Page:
Fr. Kurian KollapallilTwo disciples had been on their way to Emmaus. They were leaving Jerusalem; their hopes were shattered after Jesus’ death. Then they met the risen Lord. They didn’t recognize him at first, but they did after he opened the Scriptures for them and broke bread with them. After their encounter they returned to the community in Jerusalem with the news of what had happened. While they were still speaking to the community, Jesus stood in their midst.

Jerusalem is where the disciples assembled. The community in Jerusalem may be together, but they are not a true community. They are fragmented by fear and disappointment. Their hopes were shattered when Christ their leader was killed. They feared death knocking at their door. In their midst Jesus appears. The frightened disciples think that Jesus is a ghost. Jesus greets them with Peace. Jesus’ favorite word after his resurrection is “peace.” He is encouraging them not to be afraid. Then he invites them to touch him. Still more, he asks for food and eats in their presence. The resurrected Christ is very physically present, very much as he was when they traveled and ate together. Jesus reminds them that he is the same, yet there is something very different about him. The one they knew is with them; he has proven that by establishing his physical presence. Yet, the disciples need more in order to accept his new presence with them. What he did for the disciples on the road to Emmaus he does again. He expounds what the Scriptures had said about him. The scriptures remained as a closed book until their minds were opened to understand that Jesus is the fulfillment of the promise God made to their ancestors.

The disciples could not understand the scriptures until they witnessed the fact that he rose from the dead. We too, like the first disciples, cannot understand the scriptures until our minds have been opened by our experience with him and by our faith in his resurrection. To understand the scriptures we need to link our lives to what we experience now and what we will experience later. The life, death and resurrection of Jesus are the key to unlock the scriptures. Unless we see and believe the link between death and resurrection, the scriptures will remain as a closed book. Jesus did not open the minds of the disciples before his resurrection because even after witnessing to the miracles Jesus performed by raising Lazarus, Jairus’ daughter and the son of the widow of Naim, they were reluctant to believe. Until Jesus rose, the disciples did not have the experience they needed to have open minds to believe in the resurrection and eternal life. He is the link that can open our minds, so that we might understand the Scriptures and our own lives. Until our minds are opened to see the links between what we are now and what we will be later, what we experience now and what we will experience later, the scriptures remain as a closed book.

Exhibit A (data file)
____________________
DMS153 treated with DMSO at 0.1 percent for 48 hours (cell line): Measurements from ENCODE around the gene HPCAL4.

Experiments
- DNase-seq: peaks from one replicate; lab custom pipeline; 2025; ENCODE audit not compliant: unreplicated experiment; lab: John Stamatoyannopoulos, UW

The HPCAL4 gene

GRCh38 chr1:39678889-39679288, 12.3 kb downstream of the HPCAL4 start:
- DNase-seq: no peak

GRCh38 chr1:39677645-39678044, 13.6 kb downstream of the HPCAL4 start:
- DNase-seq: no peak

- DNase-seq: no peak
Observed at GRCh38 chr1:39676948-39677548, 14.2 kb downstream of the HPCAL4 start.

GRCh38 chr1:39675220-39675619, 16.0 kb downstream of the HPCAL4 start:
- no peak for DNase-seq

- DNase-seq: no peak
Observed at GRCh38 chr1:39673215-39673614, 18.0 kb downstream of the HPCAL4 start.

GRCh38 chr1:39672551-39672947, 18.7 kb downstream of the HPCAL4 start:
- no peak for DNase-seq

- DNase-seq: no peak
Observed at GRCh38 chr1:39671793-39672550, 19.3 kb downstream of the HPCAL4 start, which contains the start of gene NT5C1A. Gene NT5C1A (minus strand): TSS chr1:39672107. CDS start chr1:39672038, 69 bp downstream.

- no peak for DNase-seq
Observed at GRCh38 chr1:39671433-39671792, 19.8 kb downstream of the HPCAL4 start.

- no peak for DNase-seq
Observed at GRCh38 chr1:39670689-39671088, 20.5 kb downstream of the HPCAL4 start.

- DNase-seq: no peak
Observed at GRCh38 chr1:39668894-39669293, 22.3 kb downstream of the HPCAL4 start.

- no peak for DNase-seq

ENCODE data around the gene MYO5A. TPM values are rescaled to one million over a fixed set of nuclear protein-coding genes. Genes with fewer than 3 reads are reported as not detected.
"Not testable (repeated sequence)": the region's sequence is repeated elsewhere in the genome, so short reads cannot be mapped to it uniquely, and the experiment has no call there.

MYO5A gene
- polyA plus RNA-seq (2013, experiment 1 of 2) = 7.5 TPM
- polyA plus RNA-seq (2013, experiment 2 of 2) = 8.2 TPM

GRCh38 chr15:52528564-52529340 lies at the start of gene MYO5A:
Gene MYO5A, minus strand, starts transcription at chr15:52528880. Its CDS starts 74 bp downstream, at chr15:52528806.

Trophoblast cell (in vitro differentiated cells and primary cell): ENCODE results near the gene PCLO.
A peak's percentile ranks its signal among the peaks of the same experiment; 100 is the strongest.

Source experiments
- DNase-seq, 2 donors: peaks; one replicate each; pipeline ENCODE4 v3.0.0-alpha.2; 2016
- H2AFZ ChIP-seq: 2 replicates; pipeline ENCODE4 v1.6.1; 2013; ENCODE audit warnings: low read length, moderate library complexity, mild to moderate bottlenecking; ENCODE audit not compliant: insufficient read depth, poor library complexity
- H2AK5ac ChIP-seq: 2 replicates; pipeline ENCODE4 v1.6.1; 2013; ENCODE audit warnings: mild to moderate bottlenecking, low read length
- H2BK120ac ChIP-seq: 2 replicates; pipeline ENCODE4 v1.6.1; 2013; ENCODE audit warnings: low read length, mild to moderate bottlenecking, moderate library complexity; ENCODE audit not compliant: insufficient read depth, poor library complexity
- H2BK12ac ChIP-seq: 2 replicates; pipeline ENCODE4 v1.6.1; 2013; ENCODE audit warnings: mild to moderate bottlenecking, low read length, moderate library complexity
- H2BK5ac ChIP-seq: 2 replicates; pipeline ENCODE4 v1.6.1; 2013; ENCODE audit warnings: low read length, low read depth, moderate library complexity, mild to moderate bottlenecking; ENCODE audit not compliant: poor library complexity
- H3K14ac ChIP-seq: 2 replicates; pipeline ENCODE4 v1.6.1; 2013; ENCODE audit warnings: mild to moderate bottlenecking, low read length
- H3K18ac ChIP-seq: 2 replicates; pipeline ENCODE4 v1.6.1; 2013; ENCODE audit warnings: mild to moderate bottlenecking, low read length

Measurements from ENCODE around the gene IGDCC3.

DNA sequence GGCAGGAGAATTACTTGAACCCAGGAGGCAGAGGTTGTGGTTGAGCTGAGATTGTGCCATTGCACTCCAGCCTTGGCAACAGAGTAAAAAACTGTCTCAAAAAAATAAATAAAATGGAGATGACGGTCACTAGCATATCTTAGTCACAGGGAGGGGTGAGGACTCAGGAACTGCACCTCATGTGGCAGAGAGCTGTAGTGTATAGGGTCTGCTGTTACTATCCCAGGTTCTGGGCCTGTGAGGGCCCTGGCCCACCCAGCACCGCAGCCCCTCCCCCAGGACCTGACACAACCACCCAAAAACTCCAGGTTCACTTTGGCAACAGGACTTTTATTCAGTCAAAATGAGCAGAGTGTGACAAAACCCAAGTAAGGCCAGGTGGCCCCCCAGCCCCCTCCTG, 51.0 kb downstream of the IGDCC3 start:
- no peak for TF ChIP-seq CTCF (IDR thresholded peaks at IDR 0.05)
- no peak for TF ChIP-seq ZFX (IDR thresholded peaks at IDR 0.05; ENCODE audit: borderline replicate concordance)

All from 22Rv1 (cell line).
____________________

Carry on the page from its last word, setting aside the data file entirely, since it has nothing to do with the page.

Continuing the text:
We are also called to reflect upon the importance of peace in our lives. We can neither buy peace nor acquire it by our efforts alone. Peace is an essential gift which can be granted by the Lord. Peace is the antidote to the modern endemic diseases like anxiety, stress and depression. The resurrected Lord gives us peace of mind, peace of heart and peace for our souls. We get the peace of mind from our encounter with Christ and his Word. The peace of mind frees us from the bondages of sin, worries and fears and enables us to place all our trust in Him. Peace of our hearts results from the rest He assures us in our restlessness. Unless and until we are truly loved and we in turn are free to love, our hearts will be restless. Peace of the soul takes away our fear of the future especially about our life after death. The peace of the resurrected Jesus gives us peace to be hopeful in eternal life.

“Dead faith resembles a dry tree that has no living substance at all. In springtime when other trees bud forth leaves and flowers, this one brings forth nothing, because it does not have sap, which those have that are not dead but only dormant.” St. Francis de Sales